Pence’s role during Capitol riots, what’s next before inauguration

Politics
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INDIANAPOLIS — Vice President Mike Pence played a major role as chaos erupted at the United States Capitol following a Pro-Trump rally.

U.S. Department of Defense officials say it was Pence who approved the order to deploy the national guard to the Capitol, not President Donald Trump.

January 6 was the first time the U.S.Capitol was breached since 1814 by the British. This time, Trump supporters took over the solemn and sacred halls. The Capitol was left raided and ransacked until an all-clear was given that allowed Vice President Pence to move forward with the certification process.

“I never second guessed his loyalty to the constitution, and he proved it again yesterday,” said Indiana Governor Eric Holcomb.

Governor Holcomb spoke highly of his predecessor and added that he believes Pence has a bright future in politics ahead. Other political experts are also in agreement.

“Vice President Pence showed he puts principal over politics and party, and I think it shows that he has a lot of longevity left in his political future,” said University of Indianapolis Associate Professor of Political Science Laura Wilson.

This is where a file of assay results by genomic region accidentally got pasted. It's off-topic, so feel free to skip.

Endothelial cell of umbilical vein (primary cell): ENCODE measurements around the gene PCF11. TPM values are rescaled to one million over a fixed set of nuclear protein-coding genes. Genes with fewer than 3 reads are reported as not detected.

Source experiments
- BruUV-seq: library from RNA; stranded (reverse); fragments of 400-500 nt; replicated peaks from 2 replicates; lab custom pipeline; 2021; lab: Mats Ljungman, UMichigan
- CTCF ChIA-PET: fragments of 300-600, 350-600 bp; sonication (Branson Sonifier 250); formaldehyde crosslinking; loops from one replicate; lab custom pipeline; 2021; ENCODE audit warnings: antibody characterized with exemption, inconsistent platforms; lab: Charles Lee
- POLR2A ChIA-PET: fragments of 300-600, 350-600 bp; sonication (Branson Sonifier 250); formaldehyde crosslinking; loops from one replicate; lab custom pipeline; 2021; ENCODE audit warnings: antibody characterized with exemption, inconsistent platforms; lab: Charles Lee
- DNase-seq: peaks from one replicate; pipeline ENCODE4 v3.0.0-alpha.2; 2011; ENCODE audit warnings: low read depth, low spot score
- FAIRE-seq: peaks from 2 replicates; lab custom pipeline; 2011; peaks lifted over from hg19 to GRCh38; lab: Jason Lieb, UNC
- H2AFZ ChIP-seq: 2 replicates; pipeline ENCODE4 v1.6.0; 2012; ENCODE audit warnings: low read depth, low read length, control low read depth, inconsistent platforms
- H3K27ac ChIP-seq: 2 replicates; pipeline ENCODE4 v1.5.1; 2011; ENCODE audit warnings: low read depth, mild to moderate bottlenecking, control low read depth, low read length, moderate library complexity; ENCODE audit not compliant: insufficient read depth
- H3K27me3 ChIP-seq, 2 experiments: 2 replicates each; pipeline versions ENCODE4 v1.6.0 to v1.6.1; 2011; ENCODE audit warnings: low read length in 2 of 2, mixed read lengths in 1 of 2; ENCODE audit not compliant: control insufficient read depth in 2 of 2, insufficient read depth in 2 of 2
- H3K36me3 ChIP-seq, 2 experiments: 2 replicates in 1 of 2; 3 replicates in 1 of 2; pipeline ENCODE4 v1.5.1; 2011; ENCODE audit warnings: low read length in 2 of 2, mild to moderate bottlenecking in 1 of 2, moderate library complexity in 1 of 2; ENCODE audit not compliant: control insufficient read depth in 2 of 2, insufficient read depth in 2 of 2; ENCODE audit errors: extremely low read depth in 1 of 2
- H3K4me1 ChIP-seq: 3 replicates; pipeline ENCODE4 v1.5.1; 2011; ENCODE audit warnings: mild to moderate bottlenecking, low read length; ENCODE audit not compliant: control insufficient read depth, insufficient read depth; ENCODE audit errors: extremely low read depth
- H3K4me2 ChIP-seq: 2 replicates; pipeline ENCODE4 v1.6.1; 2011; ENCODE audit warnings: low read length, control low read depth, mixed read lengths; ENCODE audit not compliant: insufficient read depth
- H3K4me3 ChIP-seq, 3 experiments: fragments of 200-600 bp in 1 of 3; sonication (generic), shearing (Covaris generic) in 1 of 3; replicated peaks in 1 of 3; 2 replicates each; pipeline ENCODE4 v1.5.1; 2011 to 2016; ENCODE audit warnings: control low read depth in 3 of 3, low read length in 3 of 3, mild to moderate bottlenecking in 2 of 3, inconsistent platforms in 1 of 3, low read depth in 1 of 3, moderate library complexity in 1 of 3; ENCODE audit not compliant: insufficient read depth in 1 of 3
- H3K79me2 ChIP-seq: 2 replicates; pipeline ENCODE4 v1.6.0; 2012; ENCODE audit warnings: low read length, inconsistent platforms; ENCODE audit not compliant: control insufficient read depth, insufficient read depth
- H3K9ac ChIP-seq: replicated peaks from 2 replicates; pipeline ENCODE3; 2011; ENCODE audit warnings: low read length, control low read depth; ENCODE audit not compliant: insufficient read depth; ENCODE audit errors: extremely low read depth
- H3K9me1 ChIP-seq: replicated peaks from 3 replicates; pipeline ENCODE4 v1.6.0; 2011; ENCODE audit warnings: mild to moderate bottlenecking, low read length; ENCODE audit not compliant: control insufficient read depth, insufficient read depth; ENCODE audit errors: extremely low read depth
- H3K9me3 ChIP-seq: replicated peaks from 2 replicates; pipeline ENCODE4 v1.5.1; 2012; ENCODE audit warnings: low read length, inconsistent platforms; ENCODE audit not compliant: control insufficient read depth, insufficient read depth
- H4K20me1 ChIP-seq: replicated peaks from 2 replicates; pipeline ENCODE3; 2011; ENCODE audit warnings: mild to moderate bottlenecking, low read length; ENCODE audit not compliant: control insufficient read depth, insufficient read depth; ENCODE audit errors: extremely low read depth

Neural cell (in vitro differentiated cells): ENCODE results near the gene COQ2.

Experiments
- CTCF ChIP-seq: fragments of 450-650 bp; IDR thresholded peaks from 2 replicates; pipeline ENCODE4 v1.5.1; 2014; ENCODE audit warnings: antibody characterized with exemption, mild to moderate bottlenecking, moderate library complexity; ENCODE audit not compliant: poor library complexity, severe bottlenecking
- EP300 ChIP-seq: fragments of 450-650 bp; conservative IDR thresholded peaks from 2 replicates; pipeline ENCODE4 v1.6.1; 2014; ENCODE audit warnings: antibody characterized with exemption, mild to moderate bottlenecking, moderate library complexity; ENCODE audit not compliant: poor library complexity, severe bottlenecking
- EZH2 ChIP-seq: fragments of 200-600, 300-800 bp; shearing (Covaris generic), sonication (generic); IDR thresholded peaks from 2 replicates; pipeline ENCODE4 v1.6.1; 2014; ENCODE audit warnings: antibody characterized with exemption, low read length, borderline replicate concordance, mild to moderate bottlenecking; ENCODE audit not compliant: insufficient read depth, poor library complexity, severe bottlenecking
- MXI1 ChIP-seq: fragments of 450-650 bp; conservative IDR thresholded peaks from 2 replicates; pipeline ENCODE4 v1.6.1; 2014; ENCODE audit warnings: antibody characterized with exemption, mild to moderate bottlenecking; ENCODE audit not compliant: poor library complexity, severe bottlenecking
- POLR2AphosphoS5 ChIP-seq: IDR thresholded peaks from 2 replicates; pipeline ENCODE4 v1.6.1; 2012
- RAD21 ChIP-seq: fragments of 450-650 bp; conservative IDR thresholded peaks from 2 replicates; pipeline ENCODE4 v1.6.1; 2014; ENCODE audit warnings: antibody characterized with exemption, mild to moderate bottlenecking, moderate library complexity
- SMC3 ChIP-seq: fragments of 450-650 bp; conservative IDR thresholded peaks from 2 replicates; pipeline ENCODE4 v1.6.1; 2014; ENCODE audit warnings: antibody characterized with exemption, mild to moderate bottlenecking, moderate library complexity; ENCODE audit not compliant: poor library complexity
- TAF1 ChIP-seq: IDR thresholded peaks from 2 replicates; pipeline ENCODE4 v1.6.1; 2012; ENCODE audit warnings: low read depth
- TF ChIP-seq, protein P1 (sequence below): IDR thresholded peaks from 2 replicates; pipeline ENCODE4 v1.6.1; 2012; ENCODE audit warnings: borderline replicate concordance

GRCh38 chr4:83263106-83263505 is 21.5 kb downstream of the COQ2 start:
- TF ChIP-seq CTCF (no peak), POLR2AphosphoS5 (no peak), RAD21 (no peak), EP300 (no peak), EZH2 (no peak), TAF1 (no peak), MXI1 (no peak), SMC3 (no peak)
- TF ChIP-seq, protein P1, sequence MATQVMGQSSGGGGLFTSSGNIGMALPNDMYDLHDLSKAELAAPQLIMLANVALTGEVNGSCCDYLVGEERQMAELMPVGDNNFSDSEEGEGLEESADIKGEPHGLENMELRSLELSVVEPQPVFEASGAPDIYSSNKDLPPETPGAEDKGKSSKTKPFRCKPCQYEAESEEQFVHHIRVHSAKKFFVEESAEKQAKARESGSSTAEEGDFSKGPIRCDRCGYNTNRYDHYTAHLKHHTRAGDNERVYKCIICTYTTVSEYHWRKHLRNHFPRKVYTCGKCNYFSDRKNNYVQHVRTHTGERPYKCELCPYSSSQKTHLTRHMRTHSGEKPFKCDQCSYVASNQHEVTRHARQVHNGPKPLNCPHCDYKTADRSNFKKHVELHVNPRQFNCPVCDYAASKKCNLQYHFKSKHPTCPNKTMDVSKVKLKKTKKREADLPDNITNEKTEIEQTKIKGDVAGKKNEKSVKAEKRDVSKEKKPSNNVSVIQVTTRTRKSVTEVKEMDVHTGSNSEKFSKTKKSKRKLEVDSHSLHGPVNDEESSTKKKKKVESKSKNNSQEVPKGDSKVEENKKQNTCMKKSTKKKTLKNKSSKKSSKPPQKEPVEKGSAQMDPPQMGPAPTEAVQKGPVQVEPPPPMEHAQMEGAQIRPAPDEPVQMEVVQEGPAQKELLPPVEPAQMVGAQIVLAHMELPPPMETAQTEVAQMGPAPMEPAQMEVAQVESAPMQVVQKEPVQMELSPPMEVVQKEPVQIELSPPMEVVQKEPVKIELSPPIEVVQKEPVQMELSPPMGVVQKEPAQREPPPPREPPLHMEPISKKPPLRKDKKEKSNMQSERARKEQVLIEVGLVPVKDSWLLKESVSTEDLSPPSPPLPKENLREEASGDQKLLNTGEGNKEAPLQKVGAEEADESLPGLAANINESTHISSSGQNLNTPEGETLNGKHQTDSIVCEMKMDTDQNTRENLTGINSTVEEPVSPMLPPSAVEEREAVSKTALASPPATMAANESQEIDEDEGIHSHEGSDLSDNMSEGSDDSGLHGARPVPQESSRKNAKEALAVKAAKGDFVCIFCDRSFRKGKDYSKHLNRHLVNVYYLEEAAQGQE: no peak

This came after the president made no public appearance except for on social media, creating a critical moment for the vice president.

“That certification process is critical. It’s necessary going forward for the country, and it’s something the vice president stood up and completed a task that needed to be done the kind of usher in that closure and that next step for the American people,” said Wilson.

Now, many members of Congress are looking at the vice president and how he can navigate the next 14 days until inauguration.

“This is a moment for him to demonstrate to the American people what leadership is and a really kind of forge forward the end of the Donald Trump administration,” said Wilson.

Many in the Senate and House are now calling for the removal of the president by use of the 25th Amendment, Section 4.

“It would take the VP and a majority of the cabinet to activate this,” said Indiana University Associate Professor of Law Nicholas Almendares.

The 25th Amendment basically declares that the president is unable to discharge the powers and duties of his office.

“I think there’s a real question as to whether the president should continue at this point. He is responsible for an insurrection against the Capitol of the United States. Those are words I never dreamed I or anybody else would ever speak,” said former Indiana Senator Joe Donnelly (D).

President Trump can object, which will then require a 2/3 vote by Congress before Pence could take over. Congress then would have 21 days to vote, yet the transition of power is in 14 days.

“I think for all intents and purposes, just be smart to let lie what has happened and to move forward with other processes rather than trying to remove the president,” said Wilson.

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